Eastern Jackson County COVID-19 cases edge higher
While more people continue to get vaccinated and case rates statewide and nationally decline, and many local public health restrictions have been relaxed, new COVID-19 cases in Eastern Jackson County have been creeping higher in recent weeks.
According to the Jackson County Health Department, which covers the county outside Kansas City, the rolling 14-day positive test percentage in Eastern Jackson rose again to 5.7 percent as of Sunday, two percentage points higher than two weeks ago. Two weeks before that, the average had dropped from 8 percent to 3.3 percent. At the end of January, the rolling positive test percentage in EJC was at 25 percent.
The rolling seven-day average of new cases again rose slightly, from 30 last week to 38 as of Sunday. Two weeks ago that average was 24. As of Sunday, the county Health Department had confirmed 31,031 (up 223 from last week) and 461 deaths (four more this week) across Eastern Jackson County since the pandemic began. The county’s dashboard includes Independence.
The department said it counted nearly 5,400 new tests last week – a short drop from the previous few weeks. The CDC’s goal for the agency is about 500 tests per day.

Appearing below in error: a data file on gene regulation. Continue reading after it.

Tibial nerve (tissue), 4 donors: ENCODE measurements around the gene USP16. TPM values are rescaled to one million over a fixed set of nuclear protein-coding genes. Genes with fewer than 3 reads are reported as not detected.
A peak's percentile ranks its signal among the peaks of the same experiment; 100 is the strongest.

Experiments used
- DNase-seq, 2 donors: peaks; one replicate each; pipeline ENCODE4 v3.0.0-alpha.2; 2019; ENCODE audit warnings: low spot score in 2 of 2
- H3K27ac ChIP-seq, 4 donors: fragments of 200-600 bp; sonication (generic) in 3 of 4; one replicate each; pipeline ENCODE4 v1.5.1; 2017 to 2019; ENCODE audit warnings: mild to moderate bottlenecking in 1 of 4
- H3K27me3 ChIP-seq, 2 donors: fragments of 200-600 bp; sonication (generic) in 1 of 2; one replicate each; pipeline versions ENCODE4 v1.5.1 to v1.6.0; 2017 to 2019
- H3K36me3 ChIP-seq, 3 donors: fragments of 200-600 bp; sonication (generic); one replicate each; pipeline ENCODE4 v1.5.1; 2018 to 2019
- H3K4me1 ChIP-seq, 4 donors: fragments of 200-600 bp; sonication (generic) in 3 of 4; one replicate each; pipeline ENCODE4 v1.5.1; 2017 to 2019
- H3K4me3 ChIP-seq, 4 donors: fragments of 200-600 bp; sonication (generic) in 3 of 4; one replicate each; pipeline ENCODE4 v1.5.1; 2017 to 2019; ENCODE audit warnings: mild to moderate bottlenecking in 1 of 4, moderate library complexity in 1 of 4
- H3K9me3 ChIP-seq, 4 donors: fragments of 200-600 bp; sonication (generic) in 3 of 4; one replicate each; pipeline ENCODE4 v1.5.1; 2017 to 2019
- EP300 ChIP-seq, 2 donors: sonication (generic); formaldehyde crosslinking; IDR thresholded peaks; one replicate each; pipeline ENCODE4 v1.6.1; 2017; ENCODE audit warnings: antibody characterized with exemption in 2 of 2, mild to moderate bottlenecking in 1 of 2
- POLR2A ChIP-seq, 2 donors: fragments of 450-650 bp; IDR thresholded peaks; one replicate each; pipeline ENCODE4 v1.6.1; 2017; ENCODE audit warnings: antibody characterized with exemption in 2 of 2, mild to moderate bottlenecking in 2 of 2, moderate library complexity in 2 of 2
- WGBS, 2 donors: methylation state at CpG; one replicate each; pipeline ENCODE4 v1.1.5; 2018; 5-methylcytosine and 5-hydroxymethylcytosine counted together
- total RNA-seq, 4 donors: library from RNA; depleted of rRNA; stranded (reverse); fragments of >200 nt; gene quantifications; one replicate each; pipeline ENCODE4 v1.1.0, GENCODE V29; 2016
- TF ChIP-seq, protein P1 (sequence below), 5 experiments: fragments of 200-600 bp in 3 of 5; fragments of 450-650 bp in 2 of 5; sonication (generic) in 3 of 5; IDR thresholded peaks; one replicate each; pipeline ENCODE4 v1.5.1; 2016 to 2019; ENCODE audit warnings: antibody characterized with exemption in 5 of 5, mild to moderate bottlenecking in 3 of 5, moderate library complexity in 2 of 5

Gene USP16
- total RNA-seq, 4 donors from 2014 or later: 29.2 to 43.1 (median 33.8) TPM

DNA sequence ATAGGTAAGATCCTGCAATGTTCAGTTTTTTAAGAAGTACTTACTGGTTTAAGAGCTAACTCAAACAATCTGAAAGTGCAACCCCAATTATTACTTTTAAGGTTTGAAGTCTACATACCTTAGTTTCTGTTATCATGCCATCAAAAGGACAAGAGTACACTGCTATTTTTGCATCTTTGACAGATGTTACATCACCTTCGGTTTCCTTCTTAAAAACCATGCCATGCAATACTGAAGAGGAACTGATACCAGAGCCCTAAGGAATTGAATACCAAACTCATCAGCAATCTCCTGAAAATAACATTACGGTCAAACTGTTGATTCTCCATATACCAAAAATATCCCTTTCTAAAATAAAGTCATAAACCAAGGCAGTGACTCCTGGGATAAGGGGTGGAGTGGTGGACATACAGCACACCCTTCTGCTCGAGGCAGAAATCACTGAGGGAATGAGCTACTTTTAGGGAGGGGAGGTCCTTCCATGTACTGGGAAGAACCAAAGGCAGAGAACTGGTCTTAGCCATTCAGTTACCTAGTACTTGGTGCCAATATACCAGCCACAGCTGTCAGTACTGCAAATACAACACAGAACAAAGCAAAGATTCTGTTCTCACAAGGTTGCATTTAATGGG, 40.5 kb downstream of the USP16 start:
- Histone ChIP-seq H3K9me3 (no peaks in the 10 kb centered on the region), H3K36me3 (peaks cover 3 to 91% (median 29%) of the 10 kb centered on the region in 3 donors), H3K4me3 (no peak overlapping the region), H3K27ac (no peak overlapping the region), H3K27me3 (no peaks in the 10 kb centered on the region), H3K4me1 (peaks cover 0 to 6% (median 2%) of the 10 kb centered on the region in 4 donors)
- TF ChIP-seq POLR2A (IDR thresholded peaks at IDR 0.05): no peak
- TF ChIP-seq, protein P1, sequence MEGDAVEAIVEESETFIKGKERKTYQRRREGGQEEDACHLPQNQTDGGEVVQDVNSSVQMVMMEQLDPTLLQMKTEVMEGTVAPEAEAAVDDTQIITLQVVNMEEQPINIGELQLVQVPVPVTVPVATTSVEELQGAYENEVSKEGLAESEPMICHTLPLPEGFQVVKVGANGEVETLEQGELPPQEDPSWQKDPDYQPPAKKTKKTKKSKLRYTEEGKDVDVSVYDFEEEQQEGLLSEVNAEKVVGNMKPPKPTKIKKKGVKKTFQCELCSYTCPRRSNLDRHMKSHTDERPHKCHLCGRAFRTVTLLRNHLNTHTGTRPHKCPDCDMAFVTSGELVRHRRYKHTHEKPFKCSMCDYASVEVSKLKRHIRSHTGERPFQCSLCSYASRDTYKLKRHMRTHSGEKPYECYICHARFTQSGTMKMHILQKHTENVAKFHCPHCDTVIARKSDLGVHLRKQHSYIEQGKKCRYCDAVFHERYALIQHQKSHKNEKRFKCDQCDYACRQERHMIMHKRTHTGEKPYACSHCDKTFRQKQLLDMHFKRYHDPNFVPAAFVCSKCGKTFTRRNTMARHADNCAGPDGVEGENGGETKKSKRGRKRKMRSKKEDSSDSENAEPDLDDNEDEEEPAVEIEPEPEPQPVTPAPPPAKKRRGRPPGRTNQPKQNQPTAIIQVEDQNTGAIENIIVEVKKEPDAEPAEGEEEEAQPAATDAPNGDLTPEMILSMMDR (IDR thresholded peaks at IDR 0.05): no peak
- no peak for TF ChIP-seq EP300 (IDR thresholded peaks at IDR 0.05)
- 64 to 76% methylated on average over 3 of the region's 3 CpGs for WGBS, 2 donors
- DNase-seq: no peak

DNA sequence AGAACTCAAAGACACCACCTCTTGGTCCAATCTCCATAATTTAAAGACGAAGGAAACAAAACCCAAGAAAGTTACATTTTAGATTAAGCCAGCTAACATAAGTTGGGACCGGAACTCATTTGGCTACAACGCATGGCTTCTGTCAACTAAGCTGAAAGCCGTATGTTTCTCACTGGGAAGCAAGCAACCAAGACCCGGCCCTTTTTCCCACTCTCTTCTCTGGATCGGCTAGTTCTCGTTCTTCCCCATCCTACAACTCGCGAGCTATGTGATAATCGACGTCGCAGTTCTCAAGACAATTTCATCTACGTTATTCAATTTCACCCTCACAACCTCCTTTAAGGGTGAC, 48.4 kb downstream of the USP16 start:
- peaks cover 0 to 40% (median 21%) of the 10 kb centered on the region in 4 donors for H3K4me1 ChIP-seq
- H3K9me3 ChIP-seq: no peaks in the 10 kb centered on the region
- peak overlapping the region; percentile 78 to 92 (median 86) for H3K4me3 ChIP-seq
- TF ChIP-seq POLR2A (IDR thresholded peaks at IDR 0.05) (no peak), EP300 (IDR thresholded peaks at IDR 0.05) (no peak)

According to the Mid-America Regional Council’s dashboard, 23.8 percent of the population in Jackson County outside of Kansas City has been fully vaccinated, with 32.8 percent having at least started the vaccine regimen – slightly greater than the metro area averages. Percentages are based on the entire population – and those under 16 are not yet eligible for the for the vaccine.
The Kansas City Health Department had confirmed 38,200 cases and 561 deaths since the pandemic began, as of Friday morning – 307 additional cases and six additional deaths over the previous week. According to the department, 23 percent of the city’s population has been fully vaccinated.
The nine-county metro area had more than 169,156 confirmed cases and 2,377 COVID-related deaths as of Sunday, according to MARC’s dashboard, an increase of more than 1,200 cases and 10 deaths from the previous week.
According to MARC’s dashboard, the seven-day average of new hospitalizations in the nine-county metro area was at 62 through Friday, down slightly from the previous week and from about 180 at the beginning of the year.
Available hospital beds in the metro dipped slightly to 39.8 percent overall and stayed at 37 percent for ICU beds, with COVID-19 patients accounting for about 2.5 percent and 6.6 percent of those figures, respectively.
Hospitalization data are based on a seven-day rolling average.
“They’re trending down around the nation, and there’s been a slight decease in the Kansas City area,” said Dana Hawkinson, an infectious disease specialist with the University of Kansas Health System. “I don’t think we can say it more clearly: Vaccination is going to be the way out of this.”
“I think our culture in Kansas City has gotten a lot better over this past year, being able to do the right things – keeping distance, masking.”